Highways bosses scotch concerns over lack of gritters this winter

The gritter makes it's way through Attleborough town centre. Picture: DENISE BRADLEY

A gritter makes its way through Attleborough. - Credit: DENISE BRADLEY/Archant2021

Highways bosses in Norfolk have scotched concerns snow and ice could go uncleared on roads this winter due to a shortage of gritter drivers.

Some councils across the country have warned how difficulties retaining and recruiting bin lorry drivers could also affect the number of gritters who spread salt on roads.

David Renard, transport spokesman for the Local Government Association, which represents councils in England and Wales, warned the public sector was struggling to compete with driver salaries being offered by private firms.

But bosses at Norfolk County Council, which is responsible for gritting roads in the county (excluding the A47 and A11), said they are confident Norfolk will have enough drivers to treat the highways.

Grahame Bygrave, director of highways and waste, said: “We work closely with our contractors Norse to keep Norfolk moving each winter and are well prepared ahead of the coming winter season with all of Norfolk’s salt domes fully stocked.

"We are not anticipating a shortage of gritter drivers in Norfolk as Norse have been successful in retaining the vast majority of their experienced in-house gritting crews who have done such an excellent job in previous years.”

County Hall has 15,000 tonnes of salt in stock, which is continually monitored and replenished over the winter.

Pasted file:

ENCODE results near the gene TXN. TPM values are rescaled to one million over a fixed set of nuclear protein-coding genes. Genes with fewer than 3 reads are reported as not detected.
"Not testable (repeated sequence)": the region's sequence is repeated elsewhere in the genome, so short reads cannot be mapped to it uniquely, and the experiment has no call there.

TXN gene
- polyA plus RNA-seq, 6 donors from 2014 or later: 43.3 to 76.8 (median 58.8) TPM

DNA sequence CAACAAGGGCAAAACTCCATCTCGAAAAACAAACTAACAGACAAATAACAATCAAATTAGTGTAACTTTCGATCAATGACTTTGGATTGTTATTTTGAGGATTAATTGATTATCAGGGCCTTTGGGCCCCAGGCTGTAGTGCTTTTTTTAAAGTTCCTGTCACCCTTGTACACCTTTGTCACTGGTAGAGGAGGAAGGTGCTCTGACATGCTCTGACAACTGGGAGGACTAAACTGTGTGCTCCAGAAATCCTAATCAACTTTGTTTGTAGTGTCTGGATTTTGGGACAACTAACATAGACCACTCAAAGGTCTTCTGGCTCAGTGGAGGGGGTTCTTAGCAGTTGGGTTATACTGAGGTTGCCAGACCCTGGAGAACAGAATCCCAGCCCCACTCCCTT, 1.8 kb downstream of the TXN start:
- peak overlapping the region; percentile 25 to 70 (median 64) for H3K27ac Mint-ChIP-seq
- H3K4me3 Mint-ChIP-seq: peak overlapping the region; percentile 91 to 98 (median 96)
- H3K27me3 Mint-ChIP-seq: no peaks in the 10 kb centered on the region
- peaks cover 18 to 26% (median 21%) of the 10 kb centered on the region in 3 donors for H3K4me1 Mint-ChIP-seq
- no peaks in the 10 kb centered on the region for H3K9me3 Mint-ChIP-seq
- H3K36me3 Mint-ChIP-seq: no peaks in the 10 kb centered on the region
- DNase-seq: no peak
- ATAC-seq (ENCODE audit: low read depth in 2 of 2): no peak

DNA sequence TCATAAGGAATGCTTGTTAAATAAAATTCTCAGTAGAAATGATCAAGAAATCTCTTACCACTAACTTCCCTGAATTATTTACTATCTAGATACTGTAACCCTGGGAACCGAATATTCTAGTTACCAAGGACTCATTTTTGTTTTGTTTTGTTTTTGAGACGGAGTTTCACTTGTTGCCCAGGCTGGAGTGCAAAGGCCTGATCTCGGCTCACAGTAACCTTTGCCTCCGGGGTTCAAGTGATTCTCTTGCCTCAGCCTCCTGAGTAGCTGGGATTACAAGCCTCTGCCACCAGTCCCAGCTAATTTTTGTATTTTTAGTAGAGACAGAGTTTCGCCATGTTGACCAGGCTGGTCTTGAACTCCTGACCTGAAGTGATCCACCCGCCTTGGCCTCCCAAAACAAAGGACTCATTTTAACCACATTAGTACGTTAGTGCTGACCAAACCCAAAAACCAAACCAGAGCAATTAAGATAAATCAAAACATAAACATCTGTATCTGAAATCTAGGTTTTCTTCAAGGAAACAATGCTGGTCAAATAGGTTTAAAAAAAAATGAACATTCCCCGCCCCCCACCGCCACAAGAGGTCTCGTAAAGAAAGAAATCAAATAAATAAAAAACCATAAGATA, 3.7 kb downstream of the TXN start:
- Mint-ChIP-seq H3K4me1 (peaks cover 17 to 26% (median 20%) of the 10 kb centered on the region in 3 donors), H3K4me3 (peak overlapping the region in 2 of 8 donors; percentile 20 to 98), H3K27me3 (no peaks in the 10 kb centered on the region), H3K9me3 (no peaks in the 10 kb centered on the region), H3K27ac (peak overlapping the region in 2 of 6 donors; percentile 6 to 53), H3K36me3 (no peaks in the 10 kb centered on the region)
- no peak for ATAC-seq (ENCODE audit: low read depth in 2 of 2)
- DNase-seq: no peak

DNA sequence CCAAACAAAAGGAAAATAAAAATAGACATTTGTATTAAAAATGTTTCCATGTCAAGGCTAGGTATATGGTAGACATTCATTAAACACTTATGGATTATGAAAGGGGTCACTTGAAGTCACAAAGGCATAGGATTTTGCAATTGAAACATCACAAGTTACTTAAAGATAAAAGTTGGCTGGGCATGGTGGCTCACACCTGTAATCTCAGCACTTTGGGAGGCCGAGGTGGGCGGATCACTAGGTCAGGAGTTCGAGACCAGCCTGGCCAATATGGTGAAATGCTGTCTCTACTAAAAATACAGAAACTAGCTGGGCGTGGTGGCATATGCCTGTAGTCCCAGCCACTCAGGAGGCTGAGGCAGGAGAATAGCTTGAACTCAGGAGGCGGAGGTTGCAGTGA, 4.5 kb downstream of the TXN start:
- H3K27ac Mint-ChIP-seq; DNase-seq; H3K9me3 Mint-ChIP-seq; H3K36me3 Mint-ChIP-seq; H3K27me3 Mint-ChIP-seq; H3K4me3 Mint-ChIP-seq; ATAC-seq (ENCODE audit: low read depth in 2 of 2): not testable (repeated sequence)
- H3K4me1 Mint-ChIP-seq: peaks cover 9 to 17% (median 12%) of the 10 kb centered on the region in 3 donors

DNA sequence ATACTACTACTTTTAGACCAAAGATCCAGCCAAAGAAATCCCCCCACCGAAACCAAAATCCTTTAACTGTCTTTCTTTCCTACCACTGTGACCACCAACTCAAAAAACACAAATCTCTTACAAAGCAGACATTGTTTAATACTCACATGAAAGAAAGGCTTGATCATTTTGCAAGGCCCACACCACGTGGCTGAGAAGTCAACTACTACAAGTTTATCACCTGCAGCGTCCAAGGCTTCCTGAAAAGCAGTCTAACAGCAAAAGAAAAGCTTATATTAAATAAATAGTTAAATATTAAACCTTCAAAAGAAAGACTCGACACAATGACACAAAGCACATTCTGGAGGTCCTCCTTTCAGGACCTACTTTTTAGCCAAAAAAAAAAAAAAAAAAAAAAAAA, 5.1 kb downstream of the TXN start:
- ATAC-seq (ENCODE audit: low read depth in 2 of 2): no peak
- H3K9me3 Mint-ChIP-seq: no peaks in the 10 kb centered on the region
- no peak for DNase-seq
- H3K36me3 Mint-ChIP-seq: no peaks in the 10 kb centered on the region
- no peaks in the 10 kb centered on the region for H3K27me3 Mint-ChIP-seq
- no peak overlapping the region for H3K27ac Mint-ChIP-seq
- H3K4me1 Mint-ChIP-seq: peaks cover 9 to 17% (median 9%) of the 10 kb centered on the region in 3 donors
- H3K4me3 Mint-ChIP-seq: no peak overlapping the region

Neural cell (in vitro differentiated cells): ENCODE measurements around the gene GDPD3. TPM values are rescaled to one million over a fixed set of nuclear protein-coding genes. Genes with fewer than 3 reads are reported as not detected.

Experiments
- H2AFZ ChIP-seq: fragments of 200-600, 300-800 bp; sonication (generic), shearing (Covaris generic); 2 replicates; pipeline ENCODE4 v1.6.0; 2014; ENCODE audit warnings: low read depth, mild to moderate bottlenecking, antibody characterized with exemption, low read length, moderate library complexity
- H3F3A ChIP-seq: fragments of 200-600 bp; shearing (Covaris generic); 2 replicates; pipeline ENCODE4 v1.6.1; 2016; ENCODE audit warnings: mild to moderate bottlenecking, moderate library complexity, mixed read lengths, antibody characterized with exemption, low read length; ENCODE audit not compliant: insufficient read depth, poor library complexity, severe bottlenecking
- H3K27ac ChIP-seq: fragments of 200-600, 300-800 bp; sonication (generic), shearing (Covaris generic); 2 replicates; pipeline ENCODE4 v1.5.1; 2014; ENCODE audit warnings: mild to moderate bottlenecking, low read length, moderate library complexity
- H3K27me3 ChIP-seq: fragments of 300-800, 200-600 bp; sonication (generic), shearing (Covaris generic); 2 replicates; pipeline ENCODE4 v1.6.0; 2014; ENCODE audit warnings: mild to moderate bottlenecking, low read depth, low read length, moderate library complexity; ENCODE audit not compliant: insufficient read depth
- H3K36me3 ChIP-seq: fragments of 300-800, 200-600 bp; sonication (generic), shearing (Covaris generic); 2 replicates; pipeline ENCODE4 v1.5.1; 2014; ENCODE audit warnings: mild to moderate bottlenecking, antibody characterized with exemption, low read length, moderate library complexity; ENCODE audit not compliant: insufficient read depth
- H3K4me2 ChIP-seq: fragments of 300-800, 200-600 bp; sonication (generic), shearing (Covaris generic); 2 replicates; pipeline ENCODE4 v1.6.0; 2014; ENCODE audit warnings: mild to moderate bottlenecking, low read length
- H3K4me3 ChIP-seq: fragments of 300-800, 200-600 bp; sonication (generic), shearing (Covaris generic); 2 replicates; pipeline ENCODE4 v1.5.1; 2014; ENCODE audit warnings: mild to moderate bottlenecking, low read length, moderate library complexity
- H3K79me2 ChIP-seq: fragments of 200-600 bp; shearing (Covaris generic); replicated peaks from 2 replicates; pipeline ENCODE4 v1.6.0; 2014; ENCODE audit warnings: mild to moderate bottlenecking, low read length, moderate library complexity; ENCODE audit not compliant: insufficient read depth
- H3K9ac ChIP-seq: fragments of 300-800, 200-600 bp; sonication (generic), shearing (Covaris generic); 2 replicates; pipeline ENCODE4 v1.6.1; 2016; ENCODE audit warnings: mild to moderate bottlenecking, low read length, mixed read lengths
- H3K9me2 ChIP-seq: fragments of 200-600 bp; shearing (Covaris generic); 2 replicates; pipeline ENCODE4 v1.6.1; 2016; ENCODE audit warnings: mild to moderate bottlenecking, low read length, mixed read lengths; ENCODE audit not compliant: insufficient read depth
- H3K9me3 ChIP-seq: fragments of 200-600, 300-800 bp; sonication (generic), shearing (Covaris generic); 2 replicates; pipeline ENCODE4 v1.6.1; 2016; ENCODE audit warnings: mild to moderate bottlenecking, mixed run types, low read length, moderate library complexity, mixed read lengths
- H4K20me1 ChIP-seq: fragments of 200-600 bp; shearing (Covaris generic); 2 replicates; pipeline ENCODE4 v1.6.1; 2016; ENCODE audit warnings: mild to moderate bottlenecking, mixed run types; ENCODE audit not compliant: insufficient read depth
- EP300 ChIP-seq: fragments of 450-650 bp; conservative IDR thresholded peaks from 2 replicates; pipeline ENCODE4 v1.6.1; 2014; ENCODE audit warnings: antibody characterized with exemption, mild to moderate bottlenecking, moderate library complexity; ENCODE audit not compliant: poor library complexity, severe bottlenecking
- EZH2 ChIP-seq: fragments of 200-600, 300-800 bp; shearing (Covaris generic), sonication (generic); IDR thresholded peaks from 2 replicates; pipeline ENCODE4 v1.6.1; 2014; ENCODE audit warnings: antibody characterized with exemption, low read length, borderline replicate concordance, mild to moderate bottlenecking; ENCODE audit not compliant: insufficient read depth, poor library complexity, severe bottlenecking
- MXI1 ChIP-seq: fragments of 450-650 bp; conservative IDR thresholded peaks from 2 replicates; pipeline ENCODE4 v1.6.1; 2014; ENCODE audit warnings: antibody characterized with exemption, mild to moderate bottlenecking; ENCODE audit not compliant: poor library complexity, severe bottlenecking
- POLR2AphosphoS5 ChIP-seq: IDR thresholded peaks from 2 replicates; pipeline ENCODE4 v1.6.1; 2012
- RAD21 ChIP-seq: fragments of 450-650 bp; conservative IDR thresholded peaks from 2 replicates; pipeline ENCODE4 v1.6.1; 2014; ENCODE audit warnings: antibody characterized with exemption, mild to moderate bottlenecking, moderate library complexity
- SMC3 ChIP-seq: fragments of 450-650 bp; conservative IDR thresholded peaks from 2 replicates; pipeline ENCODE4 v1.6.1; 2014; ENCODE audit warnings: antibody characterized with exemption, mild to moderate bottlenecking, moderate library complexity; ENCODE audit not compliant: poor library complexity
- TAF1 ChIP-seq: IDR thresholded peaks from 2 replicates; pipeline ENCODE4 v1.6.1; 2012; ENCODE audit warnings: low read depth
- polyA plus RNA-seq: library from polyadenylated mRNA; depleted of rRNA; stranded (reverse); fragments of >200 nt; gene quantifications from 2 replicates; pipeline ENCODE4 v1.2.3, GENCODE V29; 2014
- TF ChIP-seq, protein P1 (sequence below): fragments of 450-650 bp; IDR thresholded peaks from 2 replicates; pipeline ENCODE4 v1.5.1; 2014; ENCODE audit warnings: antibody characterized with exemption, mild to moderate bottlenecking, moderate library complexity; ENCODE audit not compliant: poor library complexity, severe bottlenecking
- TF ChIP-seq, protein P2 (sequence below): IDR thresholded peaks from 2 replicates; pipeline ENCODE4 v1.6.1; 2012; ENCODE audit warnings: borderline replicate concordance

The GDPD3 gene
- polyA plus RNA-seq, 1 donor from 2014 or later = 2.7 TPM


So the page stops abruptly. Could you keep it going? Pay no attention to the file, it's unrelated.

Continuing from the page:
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That would allow the council's gritters to go on between 47 to 93 full gritting runs, depending on temperatures and how much salt needs to be put down.

A Norfolk County Highways gritter lorry is loaded up in the salt dome at the depot at Ketteringham.

A Norfolk County Highways gritter lorry is loaded up in the salt dome at the depot at Ketteringham. Picture: DENISE BRADLEY - Credit: Copyright: Archant 2015

The council's three hour gritting runs cover a total of approximately 2,200 miles on A, B and some C class roads.

Some footpaths in the pedestrian areas of Norwich, King’s Lynn and Great Yarmouth are also treated.

On the national issue, RAC road safety spokesman Simon Williams said: "Not being able to grit roads when temperatures drop will be a real safety hazard and could lead to more crashes and, ultimately, more lives being ruined and lost.

"We've already seen reductions in the number of miles of roads being treated with salt over previous winters, so this would be a blow to drivers who rely on their vehicles.

"Councils must get a grip of this problem, so drivers don't lose grip on the roads this winter."

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